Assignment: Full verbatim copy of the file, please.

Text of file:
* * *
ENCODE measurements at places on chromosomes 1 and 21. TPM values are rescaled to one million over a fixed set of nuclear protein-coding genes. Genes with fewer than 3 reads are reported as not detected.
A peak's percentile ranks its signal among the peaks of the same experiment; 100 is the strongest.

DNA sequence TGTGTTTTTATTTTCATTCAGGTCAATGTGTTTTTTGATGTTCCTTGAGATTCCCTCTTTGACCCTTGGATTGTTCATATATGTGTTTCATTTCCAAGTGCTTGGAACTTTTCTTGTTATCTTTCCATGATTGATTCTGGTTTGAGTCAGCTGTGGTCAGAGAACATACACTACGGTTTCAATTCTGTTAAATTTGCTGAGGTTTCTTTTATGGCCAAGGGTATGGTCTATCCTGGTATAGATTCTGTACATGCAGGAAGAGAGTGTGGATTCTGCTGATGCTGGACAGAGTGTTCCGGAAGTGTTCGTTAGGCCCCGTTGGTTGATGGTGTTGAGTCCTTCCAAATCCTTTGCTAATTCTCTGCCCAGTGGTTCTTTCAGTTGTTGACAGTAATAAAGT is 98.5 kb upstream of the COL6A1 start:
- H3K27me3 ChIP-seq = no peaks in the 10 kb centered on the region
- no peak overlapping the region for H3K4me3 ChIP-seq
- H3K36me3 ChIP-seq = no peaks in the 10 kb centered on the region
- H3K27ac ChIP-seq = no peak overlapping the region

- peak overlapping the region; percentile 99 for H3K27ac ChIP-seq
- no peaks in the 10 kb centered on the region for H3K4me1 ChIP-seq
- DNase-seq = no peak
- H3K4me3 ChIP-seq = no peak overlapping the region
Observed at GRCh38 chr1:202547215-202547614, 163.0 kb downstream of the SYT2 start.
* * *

ENCODE measurements at places on chromosomes 1 and 21. TPM values are rescaled to one million over a fixed set of nuclear protein-coding genes. Genes with fewer than 3 reads are reported as not detected.
A peak's percentile ranks its signal among the peaks of the same experiment; 100 is the strongest.

DNA sequence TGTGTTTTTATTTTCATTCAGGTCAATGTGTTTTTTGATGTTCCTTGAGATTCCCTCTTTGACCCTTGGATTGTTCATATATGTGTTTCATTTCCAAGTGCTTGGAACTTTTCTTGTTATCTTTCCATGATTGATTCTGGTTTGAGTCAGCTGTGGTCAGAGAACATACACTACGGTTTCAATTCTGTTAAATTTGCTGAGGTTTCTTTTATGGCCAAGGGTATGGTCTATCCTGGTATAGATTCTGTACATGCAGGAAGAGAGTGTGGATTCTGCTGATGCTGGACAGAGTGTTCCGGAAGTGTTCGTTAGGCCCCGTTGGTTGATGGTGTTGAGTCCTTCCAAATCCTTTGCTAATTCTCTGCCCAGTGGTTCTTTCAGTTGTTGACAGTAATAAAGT is 98.5 kb upstream of the COL6A1 start:
- H3K27me3 ChIP-seq = no peaks in the 10 kb centered on the region
- no peak overlapping the region for H3K4me3 ChIP-seq
- H3K36me3 ChIP-seq = no peaks in the 10 kb centered on the region
- H3K27ac ChIP-seq = no peak overlapping the region

- peak overlapping the region; percentile 99 for H3K27ac ChIP-seq
- no peaks in the 10 kb centered on the region for H3K4me1 ChIP-seq
- DNase-seq = no peak
- H3K4me3 ChIP-seq = no peak overlapping the region
Observed at GRCh38 chr1:202547215-202547614, 163.0 kb downstream of the SYT2 start.